What state do you live in that you don't vote for in the Presidential election?

Re:Vote Tabulation (1)

PedanticSpellingTrol (746300) | more than 10 years ago | (#10301682)

It's called the Electoral College.

Re:Vote Tabulation (1)

mcmonkey (96054) | more than 10 years ago | (#10301689)

What state do you live in that you don't vote for in the Presidential election?

Well, if the OP is in the US of A, it doesn't matter which state. None of the states have you voting for the President. You are voting for electors that represent your state and vote on the Monday following the second Wednesday of December.

Hindsight is 20/20 (4, Insightful)

etymxris (121288) | more than 10 years ago | (#10300283)

Remember, the question to ask here is not, "Are the documents authentic?" but rather, "Was CBS justified in believing the documents to be authentic?" Of course, if they did not believe the documents to be authentic, but ran the story anyway, that would be even worse.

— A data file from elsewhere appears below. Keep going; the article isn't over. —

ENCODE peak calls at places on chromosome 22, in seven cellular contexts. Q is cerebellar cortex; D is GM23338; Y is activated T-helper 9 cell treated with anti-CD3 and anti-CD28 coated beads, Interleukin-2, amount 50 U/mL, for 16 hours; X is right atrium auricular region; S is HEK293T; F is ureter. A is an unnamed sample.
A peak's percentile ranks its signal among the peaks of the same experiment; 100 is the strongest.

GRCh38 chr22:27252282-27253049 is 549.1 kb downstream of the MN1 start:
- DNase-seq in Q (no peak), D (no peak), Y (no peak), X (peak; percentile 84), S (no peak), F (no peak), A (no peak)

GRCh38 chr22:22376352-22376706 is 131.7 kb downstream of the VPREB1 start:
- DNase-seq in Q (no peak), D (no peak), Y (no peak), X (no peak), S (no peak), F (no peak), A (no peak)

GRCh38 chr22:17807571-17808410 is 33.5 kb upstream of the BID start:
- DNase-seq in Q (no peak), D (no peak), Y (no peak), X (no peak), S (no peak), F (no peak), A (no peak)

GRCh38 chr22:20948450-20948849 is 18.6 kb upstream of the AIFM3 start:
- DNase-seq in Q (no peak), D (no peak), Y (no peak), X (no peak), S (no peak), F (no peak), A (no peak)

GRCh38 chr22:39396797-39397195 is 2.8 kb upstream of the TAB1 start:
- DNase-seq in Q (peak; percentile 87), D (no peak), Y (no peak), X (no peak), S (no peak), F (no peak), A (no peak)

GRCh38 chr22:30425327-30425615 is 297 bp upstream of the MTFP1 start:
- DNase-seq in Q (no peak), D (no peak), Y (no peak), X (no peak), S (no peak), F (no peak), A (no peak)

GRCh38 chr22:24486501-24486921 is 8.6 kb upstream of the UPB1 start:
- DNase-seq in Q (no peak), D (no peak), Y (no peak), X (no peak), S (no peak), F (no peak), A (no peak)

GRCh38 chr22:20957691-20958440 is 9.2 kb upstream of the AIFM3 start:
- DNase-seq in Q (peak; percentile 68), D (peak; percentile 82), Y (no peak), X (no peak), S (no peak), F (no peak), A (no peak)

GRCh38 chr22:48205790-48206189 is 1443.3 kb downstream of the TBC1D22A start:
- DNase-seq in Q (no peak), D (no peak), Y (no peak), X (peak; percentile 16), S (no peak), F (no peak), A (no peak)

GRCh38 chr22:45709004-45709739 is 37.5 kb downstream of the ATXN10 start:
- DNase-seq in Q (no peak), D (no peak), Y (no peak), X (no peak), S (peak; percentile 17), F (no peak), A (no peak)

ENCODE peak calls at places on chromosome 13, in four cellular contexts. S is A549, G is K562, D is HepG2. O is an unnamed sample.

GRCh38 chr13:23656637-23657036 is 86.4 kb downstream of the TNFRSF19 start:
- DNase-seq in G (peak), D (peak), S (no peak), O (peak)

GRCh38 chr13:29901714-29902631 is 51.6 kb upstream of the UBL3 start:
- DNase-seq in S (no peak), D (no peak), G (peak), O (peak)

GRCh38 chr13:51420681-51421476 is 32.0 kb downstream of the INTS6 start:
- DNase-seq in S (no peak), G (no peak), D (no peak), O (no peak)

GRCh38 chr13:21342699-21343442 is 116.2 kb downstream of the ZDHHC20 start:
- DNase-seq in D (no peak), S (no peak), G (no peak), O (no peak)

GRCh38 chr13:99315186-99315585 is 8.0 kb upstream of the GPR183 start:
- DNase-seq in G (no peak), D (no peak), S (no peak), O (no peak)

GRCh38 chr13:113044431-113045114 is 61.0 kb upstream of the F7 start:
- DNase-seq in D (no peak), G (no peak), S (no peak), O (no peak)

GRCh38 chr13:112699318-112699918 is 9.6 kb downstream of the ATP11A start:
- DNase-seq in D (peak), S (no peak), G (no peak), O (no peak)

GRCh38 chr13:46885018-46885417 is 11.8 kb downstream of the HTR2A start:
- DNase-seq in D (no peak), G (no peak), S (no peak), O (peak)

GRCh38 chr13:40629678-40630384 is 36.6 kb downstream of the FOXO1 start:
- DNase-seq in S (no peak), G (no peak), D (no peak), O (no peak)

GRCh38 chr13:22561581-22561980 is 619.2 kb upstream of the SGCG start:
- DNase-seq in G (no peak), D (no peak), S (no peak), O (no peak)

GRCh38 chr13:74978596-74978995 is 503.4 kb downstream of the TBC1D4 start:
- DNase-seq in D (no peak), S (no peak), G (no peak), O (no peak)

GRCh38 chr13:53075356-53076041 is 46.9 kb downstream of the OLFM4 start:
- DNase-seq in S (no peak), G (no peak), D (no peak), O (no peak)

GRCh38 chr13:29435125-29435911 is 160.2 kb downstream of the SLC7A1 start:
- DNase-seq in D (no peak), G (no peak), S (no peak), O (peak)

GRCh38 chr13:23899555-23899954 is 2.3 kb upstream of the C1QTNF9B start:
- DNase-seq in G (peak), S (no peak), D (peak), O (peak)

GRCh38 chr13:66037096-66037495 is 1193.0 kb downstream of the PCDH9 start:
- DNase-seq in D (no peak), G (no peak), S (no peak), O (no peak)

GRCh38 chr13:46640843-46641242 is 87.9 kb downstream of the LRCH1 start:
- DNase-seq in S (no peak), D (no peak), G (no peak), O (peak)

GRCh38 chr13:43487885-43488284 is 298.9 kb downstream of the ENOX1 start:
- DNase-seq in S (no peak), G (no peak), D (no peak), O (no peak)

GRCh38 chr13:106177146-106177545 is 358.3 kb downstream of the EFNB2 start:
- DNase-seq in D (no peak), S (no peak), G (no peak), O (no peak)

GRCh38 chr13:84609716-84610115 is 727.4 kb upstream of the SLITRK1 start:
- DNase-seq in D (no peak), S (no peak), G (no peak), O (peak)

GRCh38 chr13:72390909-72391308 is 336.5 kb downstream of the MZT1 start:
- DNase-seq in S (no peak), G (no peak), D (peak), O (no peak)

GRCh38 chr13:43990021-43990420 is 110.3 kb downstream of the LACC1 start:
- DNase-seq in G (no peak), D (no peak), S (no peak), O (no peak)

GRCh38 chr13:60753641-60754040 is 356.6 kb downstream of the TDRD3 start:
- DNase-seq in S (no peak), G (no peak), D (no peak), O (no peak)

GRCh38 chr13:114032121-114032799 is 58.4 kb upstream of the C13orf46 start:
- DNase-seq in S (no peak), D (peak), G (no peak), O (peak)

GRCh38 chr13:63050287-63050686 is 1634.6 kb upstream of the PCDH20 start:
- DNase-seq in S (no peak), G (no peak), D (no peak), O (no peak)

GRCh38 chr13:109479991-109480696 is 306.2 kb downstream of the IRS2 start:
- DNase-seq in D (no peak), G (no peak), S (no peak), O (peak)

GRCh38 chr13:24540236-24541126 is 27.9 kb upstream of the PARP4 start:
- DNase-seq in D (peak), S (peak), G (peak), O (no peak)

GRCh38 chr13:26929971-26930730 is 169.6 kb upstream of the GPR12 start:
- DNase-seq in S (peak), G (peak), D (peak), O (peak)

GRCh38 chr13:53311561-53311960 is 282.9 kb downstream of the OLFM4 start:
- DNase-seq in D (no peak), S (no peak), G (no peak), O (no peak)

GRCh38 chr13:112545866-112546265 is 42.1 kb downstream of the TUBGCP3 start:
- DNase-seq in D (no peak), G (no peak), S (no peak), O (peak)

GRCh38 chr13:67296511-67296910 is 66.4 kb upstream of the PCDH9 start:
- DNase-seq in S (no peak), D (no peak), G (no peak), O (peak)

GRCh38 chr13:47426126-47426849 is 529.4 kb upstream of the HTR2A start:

The point is that there are always going to be mistakes made. Demanding 100% accuracy is unrealistic and does more harm than good. Mistakes are only blameworthy if they are caused by carelessness. Not to say that CBS is not blameworthy, but we should be sure to ask the right questions here.

Re:Hindsight is 20/20 (1)

pudge (3605) | more than 10 years ago | (#10300448)

"Was CBS justified in believing the documents to be authentic?"

They were not. Note that CBS and Rather talk about mistakes in judgment. They know they got it wrong, and that they were to blame for getting it wrong.

Re:Hindsight is 20/20 (5, Insightful)

Otter (3800) | more than 10 years ago | (#10300473)